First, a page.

2. As the US economy grows, corporations find qualified hires difficult to come by.  Enlightened corporations become educational institutions to provide skills and basic knowledge to a work force that has been idle and undereducated by the public systems. Corporations become much more vocal about creating paths to bring illegal immigrants into the US system, expanding visa programs and finding other mechanisms to add talented labor to the domestic pool. The tide shifts significantly on immigration issues. The skill match is aggravated by decisions on the part of some US corporations to bring business operations back into the States. Labor costs are rising elsewhere and the elements of control, rule of law, productivity, available feedstock and relative safety lead to better economics for manufacturing and service locally.
  3. Aside from the continuing concerns about Europe and the ripple effect of the Argentine situation on South America, India becomes a focal point. With the economy not growing adequately to provide jobs, upward mobility and political stability, the leadership looks for diversions and points to its neighbors, China and Pakistan as problems. There are internal confrontations as well. While there is limited impact on the global economy, the uncertainty affects foreign investment and India’s outsourcing businesses.

On balance, this is a set of optimistic expectations with some trouble spots, as always, diverting our attention. I am optimistic about what can happen, certainly within the US, as long as the crazies in Washington get a bit rational. If not, I will need to spell out a whole new set of expectations. It will be an interesting year.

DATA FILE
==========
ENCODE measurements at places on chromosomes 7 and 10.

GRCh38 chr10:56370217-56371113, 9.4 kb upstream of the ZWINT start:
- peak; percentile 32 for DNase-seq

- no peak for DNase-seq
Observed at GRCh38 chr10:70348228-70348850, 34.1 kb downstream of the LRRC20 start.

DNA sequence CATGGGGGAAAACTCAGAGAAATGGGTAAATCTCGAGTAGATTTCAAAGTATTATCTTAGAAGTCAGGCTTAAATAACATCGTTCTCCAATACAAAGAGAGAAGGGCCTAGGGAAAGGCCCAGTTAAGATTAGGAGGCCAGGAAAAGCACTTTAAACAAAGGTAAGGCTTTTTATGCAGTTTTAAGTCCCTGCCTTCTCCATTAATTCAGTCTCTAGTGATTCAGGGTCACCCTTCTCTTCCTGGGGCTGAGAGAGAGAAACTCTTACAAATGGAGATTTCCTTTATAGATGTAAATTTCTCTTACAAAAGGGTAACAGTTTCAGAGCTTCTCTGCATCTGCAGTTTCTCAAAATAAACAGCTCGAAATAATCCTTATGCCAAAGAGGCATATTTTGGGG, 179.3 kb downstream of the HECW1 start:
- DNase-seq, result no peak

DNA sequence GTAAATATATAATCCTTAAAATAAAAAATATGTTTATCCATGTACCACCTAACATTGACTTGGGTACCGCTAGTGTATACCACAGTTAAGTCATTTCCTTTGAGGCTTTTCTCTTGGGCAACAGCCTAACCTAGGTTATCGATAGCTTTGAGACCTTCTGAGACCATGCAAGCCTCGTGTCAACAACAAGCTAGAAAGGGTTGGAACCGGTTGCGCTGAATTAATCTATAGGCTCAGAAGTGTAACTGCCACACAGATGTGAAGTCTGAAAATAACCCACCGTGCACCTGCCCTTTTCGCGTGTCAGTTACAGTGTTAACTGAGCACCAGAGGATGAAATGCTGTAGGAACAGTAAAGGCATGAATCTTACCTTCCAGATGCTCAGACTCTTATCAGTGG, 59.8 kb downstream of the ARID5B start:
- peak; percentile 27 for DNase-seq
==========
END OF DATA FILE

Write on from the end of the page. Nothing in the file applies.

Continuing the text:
What to Expect in 2013 (and Beyond)–An Optimistic View

Last year in early January I posted “What to Expect in 2012 (and Beyond).”  Some of what I expected last year has rolled over into 2013. With more than a month to go before we step into 2013 it is a little risky to make predictions, particularly when much of what is predicted depends on the resolution (or not) of the fiscal cliff. I believe we will reach a resolution and actually take some steps toward overall fiscal reform. That may be the biggest and most important expectation which sets the course for much of what else could occur. Hopefully, op-ed pieces like Steve Rattner’s in the 11/25 Sunday NYTimes will become part of the dialogue in Washington. Keep in mind that the expectations below follow the Byron Wien approach, i.e., my view is a greater than 50% chance of these expectations coming to pass while the conventional wisdom is less than that. Let’s plunge in.

  1. With the resolution of the fiscal cliff and some steps toward overall fiscal reform, big corporations and small businesses step up their plans for 2013 and beyond, affecting hiring and capital spending.  The rest of the US economy joins the housing recovery, producing growth in the US exceeding 3.5% for the year with at least one quarter printing over 4% in spite of the trade deficit expanding.
  2. The US experiences double digit growth in capital spending as delayed plans are finally implemented with resolution of the fiscal cliff.
  3. Unemployment works its way lower by a percentage point. Unfortunately, the number of jobs unfilled increases substantially as the mismatch between skills and needs comes into stark relief.
  4. The new leadership in China, while taking a conservative social stance, takes additional steps to insure a decent recovery in economic growth. The strength of the US economy aids China’s recovery.